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Vancouver lawyer named new special prosecutor for Bountiful

Members of the community of Bountiful, B.C. walk down a road near Creston, B.C. Monday, April 21, 2008.


Vancouver lawyer Peter Wilson has been named as the new special prosecutor to look into potential criminal offences in Bountiful.

B.C.'s Criminal Justice Branch announced Mr. Wilson's appointment Wednesday.

Bountiful, in southeastern B.C., is home to members of the Fundamentalist Church of Jesus Christ of Latter Day Saints (FLDS), a breakaway Mormon sect that holds polygamy as a tenet of its faith. Police have looked into allegations of criminal activity in the community several times over the past two decades but potential polygamy charges have foundered on questions of whether such charges would stand up to a constitutional challenge.

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Mr. Wilson's mandate does not include polygamy charges. Rather, he will be considering potential offences relating to sexual offences against minors, including sexual assault, sexual interference and parents or guardians procuring sexual activity.

Details about activity involving minors – including young girls from Bountiful being whisked across the border to the United States to marry much older men, including FLDS leader Warren Jeffs, now jailed for sex crimes – were discussed last year in a B.C. Supreme Court reference on polygamy. In that proceeding, B.C. Supreme Court Justice Robert Bauman ruled that Canada's ban against polygamy should be upheld.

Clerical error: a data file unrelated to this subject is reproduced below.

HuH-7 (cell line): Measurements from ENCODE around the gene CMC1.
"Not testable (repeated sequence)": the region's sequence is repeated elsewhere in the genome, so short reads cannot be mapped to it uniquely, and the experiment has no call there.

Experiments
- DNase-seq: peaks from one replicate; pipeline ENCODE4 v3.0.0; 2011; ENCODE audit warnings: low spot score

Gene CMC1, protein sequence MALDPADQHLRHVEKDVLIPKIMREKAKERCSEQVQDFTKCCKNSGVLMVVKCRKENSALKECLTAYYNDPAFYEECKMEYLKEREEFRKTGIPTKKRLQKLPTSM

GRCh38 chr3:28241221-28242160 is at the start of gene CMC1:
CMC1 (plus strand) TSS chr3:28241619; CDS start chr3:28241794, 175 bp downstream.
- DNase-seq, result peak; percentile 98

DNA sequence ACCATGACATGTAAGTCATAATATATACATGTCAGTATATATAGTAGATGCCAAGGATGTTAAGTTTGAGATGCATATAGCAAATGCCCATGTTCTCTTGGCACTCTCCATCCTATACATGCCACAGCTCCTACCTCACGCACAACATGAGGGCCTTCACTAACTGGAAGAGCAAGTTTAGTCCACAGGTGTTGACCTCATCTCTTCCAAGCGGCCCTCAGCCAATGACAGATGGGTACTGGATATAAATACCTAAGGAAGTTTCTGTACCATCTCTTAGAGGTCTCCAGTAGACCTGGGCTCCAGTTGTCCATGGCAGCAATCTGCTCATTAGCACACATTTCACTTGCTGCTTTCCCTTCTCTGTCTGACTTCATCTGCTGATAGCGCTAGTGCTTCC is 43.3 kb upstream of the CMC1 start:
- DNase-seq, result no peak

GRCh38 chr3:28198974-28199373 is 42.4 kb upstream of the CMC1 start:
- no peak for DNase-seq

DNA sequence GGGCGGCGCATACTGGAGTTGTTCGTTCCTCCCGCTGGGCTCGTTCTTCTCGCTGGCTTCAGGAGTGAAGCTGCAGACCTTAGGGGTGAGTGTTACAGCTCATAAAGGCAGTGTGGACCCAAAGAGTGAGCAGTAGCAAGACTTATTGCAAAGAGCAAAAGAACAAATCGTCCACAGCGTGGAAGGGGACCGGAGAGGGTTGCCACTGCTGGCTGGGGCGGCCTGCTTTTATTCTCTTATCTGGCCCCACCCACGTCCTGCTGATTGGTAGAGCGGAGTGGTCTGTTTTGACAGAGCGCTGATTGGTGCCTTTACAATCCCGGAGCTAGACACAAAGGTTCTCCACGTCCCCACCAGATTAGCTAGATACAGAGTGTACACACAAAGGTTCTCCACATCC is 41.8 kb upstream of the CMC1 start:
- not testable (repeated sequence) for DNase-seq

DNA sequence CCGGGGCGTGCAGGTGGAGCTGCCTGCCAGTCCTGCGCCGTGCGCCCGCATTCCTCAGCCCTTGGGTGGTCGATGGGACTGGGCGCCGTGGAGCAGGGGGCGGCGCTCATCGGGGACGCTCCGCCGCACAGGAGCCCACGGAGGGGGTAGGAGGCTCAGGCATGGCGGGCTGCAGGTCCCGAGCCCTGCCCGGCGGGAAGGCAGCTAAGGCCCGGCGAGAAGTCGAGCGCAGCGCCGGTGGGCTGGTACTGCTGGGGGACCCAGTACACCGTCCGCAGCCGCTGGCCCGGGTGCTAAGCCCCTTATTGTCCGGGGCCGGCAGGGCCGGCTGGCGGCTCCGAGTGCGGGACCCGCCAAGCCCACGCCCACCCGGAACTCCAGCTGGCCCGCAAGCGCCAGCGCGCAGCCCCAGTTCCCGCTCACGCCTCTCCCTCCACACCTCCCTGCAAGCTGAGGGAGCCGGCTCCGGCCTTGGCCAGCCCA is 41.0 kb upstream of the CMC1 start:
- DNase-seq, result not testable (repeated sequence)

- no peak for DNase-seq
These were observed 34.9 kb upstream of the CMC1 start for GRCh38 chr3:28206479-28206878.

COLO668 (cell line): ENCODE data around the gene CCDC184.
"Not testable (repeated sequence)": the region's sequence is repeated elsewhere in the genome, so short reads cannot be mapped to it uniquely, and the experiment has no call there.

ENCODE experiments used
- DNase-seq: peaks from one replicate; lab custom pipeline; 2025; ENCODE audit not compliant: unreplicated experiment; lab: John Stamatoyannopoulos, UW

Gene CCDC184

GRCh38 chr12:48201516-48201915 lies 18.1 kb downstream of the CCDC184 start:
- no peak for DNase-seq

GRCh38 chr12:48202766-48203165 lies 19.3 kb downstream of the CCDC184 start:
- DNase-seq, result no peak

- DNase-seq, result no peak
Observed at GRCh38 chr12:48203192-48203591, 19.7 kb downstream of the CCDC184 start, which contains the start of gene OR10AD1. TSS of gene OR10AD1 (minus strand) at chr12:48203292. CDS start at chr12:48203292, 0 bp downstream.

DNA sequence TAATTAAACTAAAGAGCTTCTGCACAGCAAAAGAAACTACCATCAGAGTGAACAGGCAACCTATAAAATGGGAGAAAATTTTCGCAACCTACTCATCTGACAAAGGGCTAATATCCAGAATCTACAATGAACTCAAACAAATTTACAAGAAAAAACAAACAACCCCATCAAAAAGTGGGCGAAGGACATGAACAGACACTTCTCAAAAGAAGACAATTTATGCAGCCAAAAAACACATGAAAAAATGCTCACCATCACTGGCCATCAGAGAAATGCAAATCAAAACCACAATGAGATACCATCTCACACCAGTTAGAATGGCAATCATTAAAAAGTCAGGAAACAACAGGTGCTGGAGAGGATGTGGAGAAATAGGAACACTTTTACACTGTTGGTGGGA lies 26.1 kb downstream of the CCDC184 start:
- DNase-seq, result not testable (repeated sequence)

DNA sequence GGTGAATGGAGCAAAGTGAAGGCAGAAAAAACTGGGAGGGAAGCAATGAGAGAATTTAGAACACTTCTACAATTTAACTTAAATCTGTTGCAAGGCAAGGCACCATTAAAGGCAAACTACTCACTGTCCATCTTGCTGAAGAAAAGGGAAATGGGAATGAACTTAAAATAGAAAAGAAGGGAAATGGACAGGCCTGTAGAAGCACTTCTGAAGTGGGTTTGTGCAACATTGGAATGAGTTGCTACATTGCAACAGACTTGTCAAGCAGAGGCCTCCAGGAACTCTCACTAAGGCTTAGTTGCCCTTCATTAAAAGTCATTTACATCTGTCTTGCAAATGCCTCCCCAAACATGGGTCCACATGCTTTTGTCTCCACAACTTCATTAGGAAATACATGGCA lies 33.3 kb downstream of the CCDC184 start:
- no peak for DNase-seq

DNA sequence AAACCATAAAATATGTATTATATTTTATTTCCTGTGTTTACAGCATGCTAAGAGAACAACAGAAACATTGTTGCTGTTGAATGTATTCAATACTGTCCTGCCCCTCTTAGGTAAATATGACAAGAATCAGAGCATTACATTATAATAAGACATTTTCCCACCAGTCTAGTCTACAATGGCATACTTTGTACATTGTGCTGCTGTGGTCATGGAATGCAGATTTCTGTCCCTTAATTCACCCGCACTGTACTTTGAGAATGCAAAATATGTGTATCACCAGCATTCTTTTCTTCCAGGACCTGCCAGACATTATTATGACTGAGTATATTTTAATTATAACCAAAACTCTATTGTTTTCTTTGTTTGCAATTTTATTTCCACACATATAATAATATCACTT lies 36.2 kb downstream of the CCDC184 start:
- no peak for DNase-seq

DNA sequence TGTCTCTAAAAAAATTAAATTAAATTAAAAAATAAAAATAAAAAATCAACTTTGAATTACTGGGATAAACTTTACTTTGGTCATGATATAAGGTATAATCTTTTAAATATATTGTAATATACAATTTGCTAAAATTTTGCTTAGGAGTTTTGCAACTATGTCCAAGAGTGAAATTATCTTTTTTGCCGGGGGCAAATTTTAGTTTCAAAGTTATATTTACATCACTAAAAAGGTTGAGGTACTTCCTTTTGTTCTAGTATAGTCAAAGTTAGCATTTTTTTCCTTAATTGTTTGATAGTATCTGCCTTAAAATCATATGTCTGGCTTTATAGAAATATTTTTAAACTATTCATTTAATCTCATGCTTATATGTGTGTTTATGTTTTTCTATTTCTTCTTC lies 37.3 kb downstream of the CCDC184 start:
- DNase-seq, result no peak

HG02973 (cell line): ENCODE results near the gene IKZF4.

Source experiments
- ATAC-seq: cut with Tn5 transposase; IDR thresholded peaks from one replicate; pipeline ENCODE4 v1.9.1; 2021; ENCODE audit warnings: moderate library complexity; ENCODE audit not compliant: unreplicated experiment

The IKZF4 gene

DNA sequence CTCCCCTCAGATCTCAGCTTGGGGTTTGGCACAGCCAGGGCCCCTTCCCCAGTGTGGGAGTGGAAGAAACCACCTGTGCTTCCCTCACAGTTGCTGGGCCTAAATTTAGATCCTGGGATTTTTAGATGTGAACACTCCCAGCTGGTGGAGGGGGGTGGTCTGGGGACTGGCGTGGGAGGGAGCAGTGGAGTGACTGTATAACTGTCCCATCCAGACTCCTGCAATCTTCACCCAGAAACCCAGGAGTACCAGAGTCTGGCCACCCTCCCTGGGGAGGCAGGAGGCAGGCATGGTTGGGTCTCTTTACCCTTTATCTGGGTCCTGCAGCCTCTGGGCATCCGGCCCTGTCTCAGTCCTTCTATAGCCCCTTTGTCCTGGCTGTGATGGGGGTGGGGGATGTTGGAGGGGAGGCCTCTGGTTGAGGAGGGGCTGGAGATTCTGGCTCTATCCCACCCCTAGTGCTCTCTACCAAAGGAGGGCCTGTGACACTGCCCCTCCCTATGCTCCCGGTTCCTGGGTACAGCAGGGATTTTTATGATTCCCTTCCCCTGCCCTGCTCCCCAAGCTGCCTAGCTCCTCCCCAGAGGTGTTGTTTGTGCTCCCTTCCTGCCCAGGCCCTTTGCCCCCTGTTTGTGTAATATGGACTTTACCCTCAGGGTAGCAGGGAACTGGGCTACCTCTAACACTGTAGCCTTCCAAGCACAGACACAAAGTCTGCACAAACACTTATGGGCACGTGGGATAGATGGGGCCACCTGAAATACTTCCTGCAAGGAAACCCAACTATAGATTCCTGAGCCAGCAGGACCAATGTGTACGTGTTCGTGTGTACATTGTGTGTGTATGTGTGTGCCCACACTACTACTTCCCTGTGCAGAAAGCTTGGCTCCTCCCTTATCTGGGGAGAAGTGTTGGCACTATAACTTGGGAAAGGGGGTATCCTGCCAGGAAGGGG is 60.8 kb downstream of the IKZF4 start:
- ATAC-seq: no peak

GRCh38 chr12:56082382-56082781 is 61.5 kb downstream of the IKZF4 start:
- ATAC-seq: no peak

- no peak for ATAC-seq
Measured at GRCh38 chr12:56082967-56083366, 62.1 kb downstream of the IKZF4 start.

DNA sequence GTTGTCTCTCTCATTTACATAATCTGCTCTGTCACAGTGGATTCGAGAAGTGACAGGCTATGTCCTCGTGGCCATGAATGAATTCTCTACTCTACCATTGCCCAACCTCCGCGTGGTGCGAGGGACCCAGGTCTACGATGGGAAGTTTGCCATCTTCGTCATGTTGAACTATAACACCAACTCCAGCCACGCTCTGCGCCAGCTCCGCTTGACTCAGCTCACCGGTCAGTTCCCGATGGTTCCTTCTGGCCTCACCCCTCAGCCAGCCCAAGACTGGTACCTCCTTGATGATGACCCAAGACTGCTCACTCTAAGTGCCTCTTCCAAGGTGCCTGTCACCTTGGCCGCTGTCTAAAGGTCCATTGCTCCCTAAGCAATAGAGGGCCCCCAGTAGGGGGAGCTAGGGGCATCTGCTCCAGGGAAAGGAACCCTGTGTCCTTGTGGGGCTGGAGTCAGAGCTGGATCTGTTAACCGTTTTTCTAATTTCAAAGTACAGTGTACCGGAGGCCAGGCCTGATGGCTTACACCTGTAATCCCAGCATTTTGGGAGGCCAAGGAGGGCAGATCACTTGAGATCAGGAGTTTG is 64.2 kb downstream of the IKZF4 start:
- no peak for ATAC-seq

The RCMP is investigating allegations involving under-aged girls and sent investigators to Texas, where an FLDS compound was raided in 2008, in December. The RCMP investigation is ongoing.

Mr. Wilson was appointed after Richard Peck – a Vancouver lawyer who'd been assigned to that role in 2007 – recently declined to stay on in the role. Mr. Peck in 2007 recommended a court reference to determine the constitutionality of Canada's polygamy law.

The province named two other special prosecutors in Mr. Peck's wake and in 2009, Bountiful leaders James Oler and Winston Blackmore were each charged with one count of polygamy. Those charges were stayed in 2009 after a B.C. Supreme Court ruling that Mr. Peck's decision was final. B.C. then pursued a reference in the Supreme Court of B.C.

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About the Author
National correspondent

Based in Vancouver, Wendy Stueck has covered technology and business and now reports on British Columbia issues including natural resources, aboriginal issues and urban affairs. More

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